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EU decide definition of food waste and set aspirational targets

This Is Rubbish welcome the new EU Waste Framework Directive but call for individual countries to set binding targets on food waste.

The European Parliament, Council and Commission have decided the future of EU food waste. Sustain member, This is Rubbish campaigned for a strong Waste Framework Directive (WFD) and welcome many of the proposals. However they are disappointed that some of the more ambitious proposals were rejected by the Council.


According to This Is Rubbish, the positives of the WFD are:

  • The food waste definition (and therefore measurement) will include most food losses and waste - definitely including postharvest food waste from farms through to consumer level.
  • An aspirational EU-wide target has been adopted to meet Sustainable Development Goal 12.3 of "50% reduction of the per capita global food waste at the retail and consumer levels and to reduce food losses along production and supply chains by 2030" - and to achieve 30% food waste reductions by 2025 and 50% reductions by 2030 in line with this.
  • A methodology for member states' food waste measurement will be set by March 2019.
  • EU member states will be required to measure and report their food waste annually from 2020 onwards - within scope of the food waste definition above.


The negatives are:

  • The food waste target is not binding, and are fairly weakly worded so may be disregarded by EU member states.
  • The wording of the targets implies that only consumer and retail food waste needs to be halved, and pre-retail food waste needs to be (more vaguely) reduced - so less ambitious countries will probably aim for this interpretation, if they set national targets at all. However, more ambitious countries, if they face enough pressure from their citizens, may opt to halve pre-retail food waste from farms and in manufacturing too.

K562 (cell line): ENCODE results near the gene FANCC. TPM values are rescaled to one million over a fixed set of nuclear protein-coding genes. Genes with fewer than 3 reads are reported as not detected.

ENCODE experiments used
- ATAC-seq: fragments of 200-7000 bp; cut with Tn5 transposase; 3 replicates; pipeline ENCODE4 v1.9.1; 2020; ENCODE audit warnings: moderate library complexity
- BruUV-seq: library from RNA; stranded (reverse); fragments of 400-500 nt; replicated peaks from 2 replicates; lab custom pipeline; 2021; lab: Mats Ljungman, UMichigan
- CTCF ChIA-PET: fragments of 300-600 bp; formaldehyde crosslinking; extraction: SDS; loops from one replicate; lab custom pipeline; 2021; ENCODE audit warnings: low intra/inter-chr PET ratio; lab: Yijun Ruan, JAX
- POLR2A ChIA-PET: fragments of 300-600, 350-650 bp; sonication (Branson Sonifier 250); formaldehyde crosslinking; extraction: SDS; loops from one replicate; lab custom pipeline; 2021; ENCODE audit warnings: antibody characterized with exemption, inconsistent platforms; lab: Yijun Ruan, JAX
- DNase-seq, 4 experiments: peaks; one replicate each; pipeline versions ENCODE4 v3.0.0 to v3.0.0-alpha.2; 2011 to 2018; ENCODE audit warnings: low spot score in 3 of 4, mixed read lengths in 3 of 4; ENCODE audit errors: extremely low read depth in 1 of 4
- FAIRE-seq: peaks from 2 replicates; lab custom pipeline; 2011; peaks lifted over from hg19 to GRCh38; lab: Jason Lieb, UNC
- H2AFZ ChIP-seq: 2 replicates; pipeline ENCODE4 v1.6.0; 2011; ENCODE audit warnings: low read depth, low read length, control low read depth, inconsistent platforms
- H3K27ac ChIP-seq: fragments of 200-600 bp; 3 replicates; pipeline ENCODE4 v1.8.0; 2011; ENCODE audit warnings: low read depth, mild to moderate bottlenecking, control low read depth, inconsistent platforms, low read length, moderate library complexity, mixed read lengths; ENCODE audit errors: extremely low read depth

• The scope of measurement and methodology may exclude food that occurs at the harvest stage - i.e. that is ready to harvest, but is ploughed back into the field or left to rot. The FLW Platform consultation below will be vital to persuading the Commission to include this within the scope of the measurement methodology - so this is still a battle that may be won!
  • A review of whether to make the targets more binding will not occur until December 2023, rather than 2020 as the Parliament originally proposed - leaving only 7 years until the 2030 deadline. However, it seems that this review will be open to setting binding farm to fork food waste targets, which is a positive.
  • No food waste hierarchy was adopted, so the EU will rely on the generic waste hierarchy instead, unless the Commission takes the step to clarify this - there is still an opportunity to get this including through the methodology (see FLW Platform consultation below).

The next stage

On 16 April 2018 the European Parliament will vote on whether to formerly adopt the WDF before it is approved by the Council. It will be published in June/July this year. It will then be transposed into EU member state law by June/July 2020.

For This is Rubbish the campaign isn’t over. They are asking the public in each EU member state to start campaigns to call on individual governments to set binding national targets to reduce food waste by 50% from farm to fork.

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Published 4 Mar 2018

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